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Health Food of the month - Strawberries

June 2020


Lots of strawberries


Previous Health Foods of the Month...

Skyr

Chillies

Ube


 

Diet & Supplements Index

June is strawberry month, and despite the current problems, nothing has changed on the strawberry front.

Right now beautiful fresh strawberries are coming into the shops from all across England. Of course you can today buy strawberries all year round thanks to imports and also to some specific species that ripen early.  But now, in June, it is the very top time for locally grown fresh strawberries. They may have been grown in polytunnels, but this doesn’t diminish the fruit or flavour.

There are many varieties of strawberries. Traditionally one of the most popular was a Dutch variety called Elsanta as it was resistant to disease and had a high yield, but it had a fairly bland taste. Then seven years ago a Kent organisation developed the Malling Centenary which had a richer, deeper flavour.

More recently other varieties have become favourites as growers and retailers realised that flavour was more important than size and appearance.

Importance of colour

The redness of the strawberry is very important as it indicates ripeness which in turn will indicate depth of flavour.   Strawberries are ripe when the entire fruit is red all over including to the very tip. The redness indicates higher sugar content and deeper flavour and the fruit needs to be red right up to the tip; often you see strawberries with white or greenish tips. This means the strawberry was picked just before it was really ready and the flavour could be sharper and more tart.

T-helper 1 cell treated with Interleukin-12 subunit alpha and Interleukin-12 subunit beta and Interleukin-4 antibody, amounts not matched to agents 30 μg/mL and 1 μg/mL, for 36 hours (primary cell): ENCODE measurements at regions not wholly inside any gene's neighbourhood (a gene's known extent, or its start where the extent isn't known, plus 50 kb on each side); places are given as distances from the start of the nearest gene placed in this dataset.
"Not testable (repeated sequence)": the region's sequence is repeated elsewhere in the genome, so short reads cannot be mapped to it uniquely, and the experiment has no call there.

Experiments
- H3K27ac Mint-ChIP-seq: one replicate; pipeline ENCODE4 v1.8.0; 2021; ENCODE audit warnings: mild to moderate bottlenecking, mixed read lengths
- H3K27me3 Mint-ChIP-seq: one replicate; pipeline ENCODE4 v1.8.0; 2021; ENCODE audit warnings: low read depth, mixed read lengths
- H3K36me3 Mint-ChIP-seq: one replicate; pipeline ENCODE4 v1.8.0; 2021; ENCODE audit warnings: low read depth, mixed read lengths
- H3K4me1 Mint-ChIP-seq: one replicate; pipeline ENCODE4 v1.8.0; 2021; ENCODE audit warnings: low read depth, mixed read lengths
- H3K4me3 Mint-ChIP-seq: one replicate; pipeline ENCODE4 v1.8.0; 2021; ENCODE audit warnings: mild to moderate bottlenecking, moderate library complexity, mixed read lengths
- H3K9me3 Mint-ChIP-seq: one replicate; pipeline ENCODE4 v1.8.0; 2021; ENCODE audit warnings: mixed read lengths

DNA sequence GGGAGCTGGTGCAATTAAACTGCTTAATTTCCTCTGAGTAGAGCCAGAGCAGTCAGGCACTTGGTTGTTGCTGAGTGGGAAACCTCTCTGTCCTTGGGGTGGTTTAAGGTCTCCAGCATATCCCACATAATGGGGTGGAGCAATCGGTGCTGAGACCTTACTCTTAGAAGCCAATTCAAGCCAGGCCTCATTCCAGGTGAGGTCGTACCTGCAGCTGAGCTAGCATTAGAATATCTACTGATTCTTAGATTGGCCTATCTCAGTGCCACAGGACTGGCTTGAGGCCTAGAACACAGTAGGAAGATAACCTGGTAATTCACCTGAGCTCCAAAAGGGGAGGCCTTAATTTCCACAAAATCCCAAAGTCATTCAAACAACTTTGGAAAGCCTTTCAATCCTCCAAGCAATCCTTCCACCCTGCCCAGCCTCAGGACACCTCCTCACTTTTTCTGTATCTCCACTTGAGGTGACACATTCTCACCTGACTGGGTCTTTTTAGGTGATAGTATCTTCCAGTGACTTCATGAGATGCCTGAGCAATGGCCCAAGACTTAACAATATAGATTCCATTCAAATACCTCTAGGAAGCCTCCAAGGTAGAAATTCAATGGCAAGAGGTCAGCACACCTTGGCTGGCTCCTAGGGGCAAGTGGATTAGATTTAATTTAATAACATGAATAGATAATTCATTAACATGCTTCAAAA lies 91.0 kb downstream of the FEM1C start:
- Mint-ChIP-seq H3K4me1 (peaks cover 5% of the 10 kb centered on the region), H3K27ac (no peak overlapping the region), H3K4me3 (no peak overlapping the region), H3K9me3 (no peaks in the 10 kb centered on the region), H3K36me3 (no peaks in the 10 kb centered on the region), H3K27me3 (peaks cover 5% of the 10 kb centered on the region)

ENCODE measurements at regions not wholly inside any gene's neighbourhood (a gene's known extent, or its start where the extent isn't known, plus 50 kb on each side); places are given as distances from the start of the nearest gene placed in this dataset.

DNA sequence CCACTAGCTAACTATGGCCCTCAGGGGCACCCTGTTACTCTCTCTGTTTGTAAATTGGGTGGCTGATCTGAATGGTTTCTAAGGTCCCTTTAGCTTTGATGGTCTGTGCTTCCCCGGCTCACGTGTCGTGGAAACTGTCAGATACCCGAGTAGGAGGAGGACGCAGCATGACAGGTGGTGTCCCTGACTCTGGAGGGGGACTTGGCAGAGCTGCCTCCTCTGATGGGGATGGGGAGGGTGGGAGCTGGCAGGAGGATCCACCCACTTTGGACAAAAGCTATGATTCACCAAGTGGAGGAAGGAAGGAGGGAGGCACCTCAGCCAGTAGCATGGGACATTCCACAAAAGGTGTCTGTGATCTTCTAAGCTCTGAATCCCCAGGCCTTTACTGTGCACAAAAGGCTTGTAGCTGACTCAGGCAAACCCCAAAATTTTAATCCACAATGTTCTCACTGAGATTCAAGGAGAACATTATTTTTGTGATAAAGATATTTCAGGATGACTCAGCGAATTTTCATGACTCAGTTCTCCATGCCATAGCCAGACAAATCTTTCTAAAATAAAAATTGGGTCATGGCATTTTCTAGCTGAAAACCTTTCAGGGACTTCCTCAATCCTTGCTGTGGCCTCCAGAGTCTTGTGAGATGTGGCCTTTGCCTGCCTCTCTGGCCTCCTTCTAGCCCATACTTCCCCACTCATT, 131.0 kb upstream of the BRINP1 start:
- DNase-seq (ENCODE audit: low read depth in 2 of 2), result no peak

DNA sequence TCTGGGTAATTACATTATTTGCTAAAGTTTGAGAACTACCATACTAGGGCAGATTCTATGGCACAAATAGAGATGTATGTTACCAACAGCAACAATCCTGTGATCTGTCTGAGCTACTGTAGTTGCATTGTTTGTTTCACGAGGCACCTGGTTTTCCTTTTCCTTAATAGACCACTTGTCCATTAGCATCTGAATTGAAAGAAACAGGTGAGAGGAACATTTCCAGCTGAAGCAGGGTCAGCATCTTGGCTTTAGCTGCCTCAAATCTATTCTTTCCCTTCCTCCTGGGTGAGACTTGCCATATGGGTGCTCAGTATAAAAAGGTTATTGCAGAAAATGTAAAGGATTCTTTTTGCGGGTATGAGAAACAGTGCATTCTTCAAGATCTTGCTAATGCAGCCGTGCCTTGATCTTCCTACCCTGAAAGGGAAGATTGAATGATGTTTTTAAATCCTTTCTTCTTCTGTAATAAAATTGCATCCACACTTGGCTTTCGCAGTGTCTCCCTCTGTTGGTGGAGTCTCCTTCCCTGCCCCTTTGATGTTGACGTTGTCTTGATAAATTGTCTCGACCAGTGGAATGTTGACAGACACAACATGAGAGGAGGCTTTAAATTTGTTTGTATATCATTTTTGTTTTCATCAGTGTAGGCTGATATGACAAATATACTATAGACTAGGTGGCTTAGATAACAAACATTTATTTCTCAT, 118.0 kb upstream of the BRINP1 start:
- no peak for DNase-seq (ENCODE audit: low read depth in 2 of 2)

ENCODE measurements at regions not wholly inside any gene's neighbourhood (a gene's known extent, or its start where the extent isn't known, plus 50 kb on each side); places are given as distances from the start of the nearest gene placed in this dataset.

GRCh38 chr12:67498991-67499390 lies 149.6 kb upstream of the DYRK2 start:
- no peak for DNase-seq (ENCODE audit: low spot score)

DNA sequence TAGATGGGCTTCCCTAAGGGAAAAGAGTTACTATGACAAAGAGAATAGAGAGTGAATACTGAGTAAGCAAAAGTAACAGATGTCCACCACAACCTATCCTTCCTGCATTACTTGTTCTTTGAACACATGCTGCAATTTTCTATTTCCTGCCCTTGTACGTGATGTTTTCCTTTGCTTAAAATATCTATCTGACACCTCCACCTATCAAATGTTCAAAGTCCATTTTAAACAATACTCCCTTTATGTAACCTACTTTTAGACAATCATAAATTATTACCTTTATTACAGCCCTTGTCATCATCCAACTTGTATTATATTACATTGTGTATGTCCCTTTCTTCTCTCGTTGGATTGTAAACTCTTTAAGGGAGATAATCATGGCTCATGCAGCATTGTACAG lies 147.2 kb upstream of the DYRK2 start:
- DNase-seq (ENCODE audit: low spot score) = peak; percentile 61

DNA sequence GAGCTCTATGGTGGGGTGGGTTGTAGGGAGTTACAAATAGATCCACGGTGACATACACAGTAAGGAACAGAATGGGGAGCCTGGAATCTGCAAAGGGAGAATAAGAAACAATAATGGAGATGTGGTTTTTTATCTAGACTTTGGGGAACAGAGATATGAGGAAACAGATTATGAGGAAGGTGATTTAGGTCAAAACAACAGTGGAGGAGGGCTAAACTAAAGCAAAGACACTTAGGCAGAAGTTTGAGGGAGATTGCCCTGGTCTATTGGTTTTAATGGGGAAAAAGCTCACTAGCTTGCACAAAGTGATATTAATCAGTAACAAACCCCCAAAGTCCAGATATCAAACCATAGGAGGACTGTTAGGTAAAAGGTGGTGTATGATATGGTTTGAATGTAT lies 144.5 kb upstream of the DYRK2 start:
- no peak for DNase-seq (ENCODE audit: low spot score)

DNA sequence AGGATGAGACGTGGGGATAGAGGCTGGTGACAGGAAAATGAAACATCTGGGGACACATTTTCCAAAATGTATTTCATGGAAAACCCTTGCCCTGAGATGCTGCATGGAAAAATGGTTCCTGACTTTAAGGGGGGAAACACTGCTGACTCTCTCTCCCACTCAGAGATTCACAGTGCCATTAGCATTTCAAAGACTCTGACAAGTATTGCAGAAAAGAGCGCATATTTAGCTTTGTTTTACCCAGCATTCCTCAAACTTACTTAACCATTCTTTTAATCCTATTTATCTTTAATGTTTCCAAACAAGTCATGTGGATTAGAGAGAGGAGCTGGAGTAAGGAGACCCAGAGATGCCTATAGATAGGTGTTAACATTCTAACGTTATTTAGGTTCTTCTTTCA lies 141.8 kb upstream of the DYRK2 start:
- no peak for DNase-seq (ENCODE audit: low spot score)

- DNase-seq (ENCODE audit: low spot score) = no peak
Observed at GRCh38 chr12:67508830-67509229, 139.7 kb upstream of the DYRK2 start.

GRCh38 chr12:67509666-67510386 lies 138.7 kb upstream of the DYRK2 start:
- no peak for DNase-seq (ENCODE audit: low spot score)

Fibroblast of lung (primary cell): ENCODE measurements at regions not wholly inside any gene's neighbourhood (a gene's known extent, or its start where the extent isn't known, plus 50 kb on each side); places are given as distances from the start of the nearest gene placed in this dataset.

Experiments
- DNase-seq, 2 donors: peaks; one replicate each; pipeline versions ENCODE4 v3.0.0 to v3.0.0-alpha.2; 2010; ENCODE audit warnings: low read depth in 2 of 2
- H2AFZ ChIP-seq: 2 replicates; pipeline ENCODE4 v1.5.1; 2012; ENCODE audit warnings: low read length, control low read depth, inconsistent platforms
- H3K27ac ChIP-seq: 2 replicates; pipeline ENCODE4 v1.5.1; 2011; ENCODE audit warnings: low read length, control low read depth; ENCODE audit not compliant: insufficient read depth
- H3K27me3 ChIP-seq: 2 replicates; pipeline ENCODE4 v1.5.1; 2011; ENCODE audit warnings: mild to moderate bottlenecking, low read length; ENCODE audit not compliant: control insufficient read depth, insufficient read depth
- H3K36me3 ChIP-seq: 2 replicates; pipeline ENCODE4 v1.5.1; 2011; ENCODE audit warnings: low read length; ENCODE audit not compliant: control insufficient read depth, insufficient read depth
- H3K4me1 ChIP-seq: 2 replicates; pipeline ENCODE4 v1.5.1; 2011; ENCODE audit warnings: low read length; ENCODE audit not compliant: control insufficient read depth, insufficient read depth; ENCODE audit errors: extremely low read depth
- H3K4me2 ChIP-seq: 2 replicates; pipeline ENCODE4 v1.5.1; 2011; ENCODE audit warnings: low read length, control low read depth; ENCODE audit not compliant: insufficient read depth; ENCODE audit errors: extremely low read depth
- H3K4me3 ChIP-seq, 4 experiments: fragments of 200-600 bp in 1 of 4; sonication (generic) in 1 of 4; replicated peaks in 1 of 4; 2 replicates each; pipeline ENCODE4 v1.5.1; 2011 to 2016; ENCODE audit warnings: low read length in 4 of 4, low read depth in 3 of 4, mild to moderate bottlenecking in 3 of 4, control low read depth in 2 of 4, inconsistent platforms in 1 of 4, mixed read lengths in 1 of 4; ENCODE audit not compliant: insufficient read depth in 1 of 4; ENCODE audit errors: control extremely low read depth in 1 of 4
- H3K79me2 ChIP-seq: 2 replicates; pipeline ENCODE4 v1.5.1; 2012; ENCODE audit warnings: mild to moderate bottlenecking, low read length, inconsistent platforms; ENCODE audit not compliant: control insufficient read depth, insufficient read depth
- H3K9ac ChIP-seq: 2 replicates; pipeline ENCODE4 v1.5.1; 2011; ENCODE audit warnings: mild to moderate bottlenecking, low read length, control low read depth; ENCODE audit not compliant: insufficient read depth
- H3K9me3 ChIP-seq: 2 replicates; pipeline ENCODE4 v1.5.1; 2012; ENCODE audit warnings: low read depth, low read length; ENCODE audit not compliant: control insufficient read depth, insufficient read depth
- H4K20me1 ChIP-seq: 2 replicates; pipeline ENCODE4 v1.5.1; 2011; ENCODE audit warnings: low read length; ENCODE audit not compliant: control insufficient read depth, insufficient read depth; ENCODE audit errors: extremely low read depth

It is interesting that strawberries won’t ripen any further once they have been picked, even if you leave them in the sun or pop them into a brown paper bag.  If you buy an unripe strawberry, it will remain unripe, probably hard and lacking flavour.

Storing strawberries is still a problem – they have a notoriously short shelf life and need to be used quickly. For many of us now relying on spasmodic online deliveries, this can be a problem as there is no point over ordering strawberries; they simply will not keep.

Storing and Freezing

The important thing about strawberries is to keep them dry as well as cold; this will help to avoid any mould forming. Simply arrange them on a paper towel on a plate, cover with plastic wrap and pop into the fridge.

You can freeze strawberries, but it needs to be done carefully and even then the flavour may be diminished and certainly the fruit will be a lot softer that a fresh strawberry. They are easy to freeze though; simply arrange them onto a single layer of baking paper on a small tray and freeze; then transfer them into a normal freezer container or bag. It is worth trying to remove as much air as possible by pressing out the air or filling the container before sealing to avoid freezer burn.

But of course fresh strawberries taste the best and this great tasting summer fruit is also surprising good for us. While a strawberry mainly consists of water (91%), the rest is packed with goodness. For a start, they contain good quantities of vitamin C A 3.5 ounce serving of fresh strawberries, or about five large berries, will provide around 59 milligrams of vitamin C. Ounce for ounce, strawberries are slightly higher in this essential vitamin than oranges.  Strawberries also provide manganese, folate (vitamin B9) and potassium. In very small quantities, they also offer iron, copper, magnesium, phosphorus and vitamins B6, K and E.

Another benefit from these lovely little red fruits is their high level of polyphenols, or antioxidants. Plus they are sodium free, fat free, cholesterol free and low in calories. They really are a super fruit in every way.

A final good thing about strawberries is that if you over order, rather than letting them go bad, you can use them is a vast number of lovely recipes and even drinks. No wonder strawberries are one of our favourite foods.


 


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